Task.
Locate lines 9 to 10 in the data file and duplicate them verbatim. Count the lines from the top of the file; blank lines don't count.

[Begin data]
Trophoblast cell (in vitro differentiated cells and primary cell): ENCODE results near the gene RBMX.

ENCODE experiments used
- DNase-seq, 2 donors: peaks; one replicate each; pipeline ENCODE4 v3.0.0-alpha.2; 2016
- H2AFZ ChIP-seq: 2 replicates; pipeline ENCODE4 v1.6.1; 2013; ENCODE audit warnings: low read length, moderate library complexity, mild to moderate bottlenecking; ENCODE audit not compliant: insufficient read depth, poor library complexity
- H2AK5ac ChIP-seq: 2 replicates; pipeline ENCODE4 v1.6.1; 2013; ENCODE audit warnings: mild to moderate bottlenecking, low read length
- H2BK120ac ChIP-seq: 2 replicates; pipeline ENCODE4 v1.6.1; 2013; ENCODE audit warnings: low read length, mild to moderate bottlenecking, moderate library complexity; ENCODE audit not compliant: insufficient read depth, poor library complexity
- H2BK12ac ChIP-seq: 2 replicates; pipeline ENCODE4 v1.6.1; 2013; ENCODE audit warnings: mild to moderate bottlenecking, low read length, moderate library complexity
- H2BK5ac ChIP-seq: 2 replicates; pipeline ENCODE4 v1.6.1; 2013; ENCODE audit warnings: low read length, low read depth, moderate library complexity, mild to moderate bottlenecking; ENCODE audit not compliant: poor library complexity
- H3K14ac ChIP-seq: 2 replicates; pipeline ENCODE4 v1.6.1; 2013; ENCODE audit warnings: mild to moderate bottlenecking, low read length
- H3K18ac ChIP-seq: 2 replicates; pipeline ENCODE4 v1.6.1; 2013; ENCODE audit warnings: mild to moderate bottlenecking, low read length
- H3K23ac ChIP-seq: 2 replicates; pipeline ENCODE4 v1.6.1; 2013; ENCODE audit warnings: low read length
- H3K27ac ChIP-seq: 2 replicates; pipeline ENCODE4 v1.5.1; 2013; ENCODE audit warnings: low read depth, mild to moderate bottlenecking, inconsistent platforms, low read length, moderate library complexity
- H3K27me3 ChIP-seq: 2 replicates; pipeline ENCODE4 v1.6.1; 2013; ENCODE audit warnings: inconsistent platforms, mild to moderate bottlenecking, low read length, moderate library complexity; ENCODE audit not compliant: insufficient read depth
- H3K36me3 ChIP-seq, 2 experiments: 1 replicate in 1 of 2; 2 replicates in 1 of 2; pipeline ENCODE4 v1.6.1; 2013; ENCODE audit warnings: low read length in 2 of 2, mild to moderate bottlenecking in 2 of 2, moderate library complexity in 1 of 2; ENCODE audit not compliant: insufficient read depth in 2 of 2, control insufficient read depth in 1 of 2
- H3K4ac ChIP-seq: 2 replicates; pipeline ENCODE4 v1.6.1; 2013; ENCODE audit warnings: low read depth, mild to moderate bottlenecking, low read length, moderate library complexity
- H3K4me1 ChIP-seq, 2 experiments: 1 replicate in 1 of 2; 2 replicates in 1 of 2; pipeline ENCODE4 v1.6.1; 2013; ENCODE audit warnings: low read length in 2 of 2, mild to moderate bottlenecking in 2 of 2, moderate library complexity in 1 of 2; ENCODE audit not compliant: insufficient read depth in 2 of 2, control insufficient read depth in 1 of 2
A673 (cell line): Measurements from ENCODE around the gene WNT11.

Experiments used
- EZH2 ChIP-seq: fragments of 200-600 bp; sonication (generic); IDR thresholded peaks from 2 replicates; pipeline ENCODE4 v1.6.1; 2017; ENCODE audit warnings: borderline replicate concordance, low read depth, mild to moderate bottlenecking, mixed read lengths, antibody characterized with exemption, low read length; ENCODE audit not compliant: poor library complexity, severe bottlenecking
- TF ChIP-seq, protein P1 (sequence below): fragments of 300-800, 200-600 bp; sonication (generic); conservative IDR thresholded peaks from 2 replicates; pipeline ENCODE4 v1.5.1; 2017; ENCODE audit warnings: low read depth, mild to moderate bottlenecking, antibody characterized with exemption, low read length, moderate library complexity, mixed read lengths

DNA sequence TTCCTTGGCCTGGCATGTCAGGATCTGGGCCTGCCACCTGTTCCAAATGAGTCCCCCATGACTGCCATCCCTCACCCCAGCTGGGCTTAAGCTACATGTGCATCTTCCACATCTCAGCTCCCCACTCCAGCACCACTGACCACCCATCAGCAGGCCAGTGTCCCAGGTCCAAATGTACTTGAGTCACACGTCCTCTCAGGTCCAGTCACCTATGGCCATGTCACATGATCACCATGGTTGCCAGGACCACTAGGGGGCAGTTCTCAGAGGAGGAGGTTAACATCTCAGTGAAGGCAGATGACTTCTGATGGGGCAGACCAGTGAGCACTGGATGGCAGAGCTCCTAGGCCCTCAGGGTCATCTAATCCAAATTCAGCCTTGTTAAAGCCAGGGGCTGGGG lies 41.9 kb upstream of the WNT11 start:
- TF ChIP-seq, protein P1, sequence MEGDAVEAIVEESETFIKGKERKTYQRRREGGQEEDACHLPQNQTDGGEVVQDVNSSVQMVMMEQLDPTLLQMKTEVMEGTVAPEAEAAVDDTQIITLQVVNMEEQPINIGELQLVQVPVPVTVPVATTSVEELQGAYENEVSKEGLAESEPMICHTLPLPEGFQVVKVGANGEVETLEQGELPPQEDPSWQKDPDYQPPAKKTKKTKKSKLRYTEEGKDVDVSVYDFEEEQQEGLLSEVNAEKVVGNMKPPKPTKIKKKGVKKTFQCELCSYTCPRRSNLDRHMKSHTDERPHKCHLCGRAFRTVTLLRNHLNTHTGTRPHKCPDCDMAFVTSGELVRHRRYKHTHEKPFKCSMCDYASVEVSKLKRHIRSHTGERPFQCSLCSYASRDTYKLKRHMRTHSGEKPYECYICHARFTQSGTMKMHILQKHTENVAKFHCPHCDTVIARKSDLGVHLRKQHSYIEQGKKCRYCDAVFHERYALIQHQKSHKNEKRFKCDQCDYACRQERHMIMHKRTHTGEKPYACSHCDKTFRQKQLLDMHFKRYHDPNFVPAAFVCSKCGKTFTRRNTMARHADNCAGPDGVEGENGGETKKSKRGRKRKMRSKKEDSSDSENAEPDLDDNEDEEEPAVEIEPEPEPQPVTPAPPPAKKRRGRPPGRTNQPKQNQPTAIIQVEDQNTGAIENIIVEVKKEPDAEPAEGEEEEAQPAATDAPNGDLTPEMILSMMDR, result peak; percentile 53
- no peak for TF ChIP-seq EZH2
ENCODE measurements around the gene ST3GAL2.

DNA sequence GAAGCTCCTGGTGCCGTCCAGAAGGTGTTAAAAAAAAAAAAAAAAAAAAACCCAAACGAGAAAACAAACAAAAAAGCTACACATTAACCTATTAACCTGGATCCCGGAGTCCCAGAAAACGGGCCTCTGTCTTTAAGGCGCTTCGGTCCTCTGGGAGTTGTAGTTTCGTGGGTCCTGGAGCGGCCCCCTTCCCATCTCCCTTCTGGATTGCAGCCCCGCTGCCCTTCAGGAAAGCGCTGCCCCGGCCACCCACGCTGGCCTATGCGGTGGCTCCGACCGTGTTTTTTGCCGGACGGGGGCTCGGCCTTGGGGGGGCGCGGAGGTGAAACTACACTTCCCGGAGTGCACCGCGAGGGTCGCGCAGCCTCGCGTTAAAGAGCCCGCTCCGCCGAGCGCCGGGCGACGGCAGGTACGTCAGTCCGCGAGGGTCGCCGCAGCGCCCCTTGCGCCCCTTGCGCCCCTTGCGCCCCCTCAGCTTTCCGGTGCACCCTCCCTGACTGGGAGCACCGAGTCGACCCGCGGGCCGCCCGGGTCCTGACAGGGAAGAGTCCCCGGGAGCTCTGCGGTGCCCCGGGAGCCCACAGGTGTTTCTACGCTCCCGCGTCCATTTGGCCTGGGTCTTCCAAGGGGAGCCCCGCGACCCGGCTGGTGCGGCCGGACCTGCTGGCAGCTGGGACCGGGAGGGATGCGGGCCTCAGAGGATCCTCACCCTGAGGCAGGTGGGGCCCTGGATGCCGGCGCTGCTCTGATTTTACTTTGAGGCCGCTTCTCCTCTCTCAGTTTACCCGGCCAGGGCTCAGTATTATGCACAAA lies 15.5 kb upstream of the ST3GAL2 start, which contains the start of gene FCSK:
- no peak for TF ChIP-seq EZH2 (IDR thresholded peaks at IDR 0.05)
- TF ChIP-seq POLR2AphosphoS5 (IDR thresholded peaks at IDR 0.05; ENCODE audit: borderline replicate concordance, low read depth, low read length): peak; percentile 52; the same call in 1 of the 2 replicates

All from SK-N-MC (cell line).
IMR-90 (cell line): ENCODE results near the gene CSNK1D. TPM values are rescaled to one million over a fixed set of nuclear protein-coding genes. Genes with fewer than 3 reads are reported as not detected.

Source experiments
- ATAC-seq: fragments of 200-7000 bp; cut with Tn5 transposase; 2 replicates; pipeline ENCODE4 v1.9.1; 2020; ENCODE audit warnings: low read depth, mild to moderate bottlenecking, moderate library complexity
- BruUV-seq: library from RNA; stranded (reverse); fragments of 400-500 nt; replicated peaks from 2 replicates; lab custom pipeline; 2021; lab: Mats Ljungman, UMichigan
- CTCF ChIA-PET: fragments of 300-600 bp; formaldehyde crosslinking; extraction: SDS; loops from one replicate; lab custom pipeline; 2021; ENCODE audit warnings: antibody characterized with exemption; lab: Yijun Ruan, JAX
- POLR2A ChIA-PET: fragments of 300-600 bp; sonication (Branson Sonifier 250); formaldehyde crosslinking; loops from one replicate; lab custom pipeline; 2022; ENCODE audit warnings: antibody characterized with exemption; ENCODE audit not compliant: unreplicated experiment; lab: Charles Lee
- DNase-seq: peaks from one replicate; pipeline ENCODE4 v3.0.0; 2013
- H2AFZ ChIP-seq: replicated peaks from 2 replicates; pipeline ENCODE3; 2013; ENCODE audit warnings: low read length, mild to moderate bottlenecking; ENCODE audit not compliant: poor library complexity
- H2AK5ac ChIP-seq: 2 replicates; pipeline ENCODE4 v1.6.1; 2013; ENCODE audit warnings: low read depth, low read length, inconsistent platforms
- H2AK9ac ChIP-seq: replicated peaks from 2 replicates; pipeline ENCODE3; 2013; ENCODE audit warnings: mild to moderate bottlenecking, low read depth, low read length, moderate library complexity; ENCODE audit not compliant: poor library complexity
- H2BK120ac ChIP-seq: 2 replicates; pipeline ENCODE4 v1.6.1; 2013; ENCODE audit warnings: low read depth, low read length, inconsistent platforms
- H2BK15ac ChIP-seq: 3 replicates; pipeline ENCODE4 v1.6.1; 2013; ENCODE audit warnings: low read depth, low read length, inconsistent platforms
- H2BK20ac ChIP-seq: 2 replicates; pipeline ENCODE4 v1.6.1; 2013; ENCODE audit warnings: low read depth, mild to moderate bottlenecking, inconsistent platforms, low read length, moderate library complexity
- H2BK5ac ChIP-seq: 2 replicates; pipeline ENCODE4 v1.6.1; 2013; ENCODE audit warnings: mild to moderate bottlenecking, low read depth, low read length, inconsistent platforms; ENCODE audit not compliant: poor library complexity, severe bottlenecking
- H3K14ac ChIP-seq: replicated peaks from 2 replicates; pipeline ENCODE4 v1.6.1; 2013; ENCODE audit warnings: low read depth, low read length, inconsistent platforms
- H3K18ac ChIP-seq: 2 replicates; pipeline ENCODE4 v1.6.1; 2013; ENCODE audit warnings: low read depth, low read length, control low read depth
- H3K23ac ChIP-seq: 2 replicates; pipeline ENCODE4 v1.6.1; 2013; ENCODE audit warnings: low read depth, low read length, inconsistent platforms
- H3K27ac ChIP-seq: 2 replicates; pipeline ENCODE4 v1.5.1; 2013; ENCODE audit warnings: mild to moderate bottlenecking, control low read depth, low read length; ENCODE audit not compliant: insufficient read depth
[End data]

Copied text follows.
- H3K14ac ChIP-seq: 2 replicates; pipeline ENCODE4 v1.6.1; 2013; ENCODE audit warnings: mild to moderate bottlenecking, low read length
- H3K18ac ChIP-seq: 2 replicates; pipeline ENCODE4 v1.6.1; 2013; ENCODE audit warnings: mild to moderate bottlenecking, low read length